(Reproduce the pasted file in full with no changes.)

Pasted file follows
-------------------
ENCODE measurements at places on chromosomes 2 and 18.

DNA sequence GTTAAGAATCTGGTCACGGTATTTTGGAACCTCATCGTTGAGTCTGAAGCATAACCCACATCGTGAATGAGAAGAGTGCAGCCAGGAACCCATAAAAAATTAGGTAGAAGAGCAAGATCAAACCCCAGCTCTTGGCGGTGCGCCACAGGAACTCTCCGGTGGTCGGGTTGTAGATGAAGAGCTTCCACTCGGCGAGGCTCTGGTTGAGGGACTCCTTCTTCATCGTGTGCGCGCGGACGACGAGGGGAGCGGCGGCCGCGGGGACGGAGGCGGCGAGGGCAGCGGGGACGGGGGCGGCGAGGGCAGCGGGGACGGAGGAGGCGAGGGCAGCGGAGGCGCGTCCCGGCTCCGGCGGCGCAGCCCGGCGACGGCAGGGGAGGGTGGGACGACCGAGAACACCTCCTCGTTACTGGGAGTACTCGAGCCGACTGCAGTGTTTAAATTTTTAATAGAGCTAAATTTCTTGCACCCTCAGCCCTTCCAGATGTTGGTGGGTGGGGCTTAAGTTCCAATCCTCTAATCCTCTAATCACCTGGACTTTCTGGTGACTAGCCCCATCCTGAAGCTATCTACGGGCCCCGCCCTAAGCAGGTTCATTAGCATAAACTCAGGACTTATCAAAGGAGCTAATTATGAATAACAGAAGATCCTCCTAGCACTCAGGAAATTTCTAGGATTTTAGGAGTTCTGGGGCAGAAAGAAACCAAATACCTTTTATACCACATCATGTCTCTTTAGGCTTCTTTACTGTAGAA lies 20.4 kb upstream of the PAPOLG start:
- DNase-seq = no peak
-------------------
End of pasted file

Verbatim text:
ENCODE measurements at places on chromosomes 2 and 18.

DNA sequence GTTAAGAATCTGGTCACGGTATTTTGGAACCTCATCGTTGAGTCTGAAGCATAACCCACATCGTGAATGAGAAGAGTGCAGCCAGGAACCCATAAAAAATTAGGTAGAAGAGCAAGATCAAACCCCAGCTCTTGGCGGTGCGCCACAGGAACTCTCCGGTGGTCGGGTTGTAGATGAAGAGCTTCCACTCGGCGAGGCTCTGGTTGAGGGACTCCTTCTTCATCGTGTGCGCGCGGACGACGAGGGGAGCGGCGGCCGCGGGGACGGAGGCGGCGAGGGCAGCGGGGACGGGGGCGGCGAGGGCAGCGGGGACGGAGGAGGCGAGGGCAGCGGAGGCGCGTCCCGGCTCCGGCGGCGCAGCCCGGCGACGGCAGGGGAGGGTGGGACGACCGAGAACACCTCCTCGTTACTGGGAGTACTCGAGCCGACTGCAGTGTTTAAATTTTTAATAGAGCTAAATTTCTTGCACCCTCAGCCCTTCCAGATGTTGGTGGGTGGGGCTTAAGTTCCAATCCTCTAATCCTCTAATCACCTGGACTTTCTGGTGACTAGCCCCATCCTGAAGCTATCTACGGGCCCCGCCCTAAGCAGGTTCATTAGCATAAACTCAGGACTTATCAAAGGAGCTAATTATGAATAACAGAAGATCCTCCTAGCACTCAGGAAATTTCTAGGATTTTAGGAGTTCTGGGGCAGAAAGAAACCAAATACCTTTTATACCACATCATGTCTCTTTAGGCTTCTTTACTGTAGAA lies 20.4 kb upstream of the PAPOLG start:
- DNase-seq = no peak